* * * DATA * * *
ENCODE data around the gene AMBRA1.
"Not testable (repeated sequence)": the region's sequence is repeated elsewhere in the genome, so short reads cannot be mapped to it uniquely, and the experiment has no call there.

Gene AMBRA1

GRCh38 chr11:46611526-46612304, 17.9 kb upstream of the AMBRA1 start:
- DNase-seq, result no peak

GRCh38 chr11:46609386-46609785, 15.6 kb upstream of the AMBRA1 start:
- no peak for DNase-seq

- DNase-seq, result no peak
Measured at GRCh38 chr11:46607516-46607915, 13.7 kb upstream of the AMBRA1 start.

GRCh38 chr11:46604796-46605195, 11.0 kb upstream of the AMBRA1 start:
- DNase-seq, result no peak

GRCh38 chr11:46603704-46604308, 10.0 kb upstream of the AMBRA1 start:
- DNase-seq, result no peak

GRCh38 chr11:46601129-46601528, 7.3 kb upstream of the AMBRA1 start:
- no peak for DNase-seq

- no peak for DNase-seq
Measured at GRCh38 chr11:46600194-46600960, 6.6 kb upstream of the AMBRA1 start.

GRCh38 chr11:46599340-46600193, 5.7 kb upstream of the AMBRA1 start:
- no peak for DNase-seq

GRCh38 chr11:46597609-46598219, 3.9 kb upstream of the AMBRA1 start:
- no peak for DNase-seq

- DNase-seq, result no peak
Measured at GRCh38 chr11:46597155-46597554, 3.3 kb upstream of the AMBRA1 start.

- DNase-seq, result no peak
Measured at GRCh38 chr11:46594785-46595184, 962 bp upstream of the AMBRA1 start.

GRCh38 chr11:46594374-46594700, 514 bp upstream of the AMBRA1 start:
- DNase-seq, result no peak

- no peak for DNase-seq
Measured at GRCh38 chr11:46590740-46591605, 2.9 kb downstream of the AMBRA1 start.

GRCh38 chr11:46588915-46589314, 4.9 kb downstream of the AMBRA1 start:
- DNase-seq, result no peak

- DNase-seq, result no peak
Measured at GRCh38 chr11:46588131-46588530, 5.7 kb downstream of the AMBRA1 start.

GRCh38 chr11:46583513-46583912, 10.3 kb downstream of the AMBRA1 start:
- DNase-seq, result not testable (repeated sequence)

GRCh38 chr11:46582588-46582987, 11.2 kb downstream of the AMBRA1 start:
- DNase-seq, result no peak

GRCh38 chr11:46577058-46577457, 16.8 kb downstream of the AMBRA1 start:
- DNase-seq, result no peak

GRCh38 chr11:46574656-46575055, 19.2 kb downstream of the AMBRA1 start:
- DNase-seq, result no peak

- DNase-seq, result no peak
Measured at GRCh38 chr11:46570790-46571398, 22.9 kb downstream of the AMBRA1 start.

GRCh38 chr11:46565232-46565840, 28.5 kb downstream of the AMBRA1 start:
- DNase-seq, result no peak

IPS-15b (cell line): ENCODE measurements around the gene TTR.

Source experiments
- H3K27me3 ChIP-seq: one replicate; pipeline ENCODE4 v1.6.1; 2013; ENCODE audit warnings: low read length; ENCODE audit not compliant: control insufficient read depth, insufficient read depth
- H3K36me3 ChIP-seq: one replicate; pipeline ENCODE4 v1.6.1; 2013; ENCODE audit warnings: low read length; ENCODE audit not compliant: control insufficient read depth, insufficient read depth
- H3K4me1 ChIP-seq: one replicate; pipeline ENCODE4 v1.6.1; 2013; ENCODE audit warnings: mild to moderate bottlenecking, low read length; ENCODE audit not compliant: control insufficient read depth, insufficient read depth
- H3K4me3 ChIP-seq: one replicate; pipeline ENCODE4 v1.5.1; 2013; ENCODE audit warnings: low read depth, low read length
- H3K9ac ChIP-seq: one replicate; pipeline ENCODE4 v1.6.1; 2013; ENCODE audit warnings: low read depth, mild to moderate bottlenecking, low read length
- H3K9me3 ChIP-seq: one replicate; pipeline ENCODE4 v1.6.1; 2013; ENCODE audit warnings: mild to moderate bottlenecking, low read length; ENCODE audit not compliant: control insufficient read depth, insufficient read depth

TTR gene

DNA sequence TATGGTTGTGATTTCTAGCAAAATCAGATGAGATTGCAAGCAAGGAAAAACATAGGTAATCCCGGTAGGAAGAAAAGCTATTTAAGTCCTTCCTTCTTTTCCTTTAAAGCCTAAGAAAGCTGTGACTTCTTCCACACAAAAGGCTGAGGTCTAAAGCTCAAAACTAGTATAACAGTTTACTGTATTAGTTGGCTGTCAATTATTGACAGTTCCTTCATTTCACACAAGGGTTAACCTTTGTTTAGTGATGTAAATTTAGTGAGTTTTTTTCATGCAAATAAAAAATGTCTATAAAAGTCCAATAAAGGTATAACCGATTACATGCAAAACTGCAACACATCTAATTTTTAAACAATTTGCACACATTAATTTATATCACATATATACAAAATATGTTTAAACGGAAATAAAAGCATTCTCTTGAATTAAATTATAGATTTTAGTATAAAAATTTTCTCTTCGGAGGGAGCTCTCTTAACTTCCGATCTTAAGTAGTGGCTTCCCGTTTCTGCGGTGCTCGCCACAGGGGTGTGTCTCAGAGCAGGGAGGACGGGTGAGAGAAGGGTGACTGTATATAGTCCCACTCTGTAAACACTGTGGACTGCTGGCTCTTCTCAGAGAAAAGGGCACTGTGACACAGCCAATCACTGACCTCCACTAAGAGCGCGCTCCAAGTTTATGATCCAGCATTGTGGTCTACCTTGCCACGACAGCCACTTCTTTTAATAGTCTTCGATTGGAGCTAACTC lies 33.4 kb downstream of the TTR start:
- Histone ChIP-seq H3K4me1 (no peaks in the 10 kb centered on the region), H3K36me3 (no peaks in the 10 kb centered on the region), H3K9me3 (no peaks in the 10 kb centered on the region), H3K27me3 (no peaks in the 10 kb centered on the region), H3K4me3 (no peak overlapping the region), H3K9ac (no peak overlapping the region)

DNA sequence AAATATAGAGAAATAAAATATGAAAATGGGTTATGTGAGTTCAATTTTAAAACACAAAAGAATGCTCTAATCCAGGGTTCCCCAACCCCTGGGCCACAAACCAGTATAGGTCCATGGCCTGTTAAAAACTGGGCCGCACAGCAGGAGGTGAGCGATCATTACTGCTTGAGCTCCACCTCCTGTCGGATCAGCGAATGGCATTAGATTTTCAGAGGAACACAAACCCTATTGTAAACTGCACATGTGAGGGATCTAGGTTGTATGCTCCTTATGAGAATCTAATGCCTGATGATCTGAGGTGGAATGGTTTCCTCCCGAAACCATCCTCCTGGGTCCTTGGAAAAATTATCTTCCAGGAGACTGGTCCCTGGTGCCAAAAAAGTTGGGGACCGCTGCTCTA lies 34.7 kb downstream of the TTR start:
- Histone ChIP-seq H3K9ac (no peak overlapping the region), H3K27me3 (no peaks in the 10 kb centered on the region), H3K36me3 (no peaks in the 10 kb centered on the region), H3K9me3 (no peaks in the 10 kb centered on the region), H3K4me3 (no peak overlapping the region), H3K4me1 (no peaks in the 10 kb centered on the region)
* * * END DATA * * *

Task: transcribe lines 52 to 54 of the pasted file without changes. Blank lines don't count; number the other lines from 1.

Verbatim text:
- H3K9ac ChIP-seq: one replicate; pipeline ENCODE4 v1.6.1; 2013; ENCODE audit warnings: low read depth, mild to moderate bottlenecking, low read length
- H3K9me3 ChIP-seq: one replicate; pipeline ENCODE4 v1.6.1; 2013; ENCODE audit warnings: mild to moderate bottlenecking, low read length; ENCODE audit not compliant: control insufficient read depth, insufficient read depth

TTR gene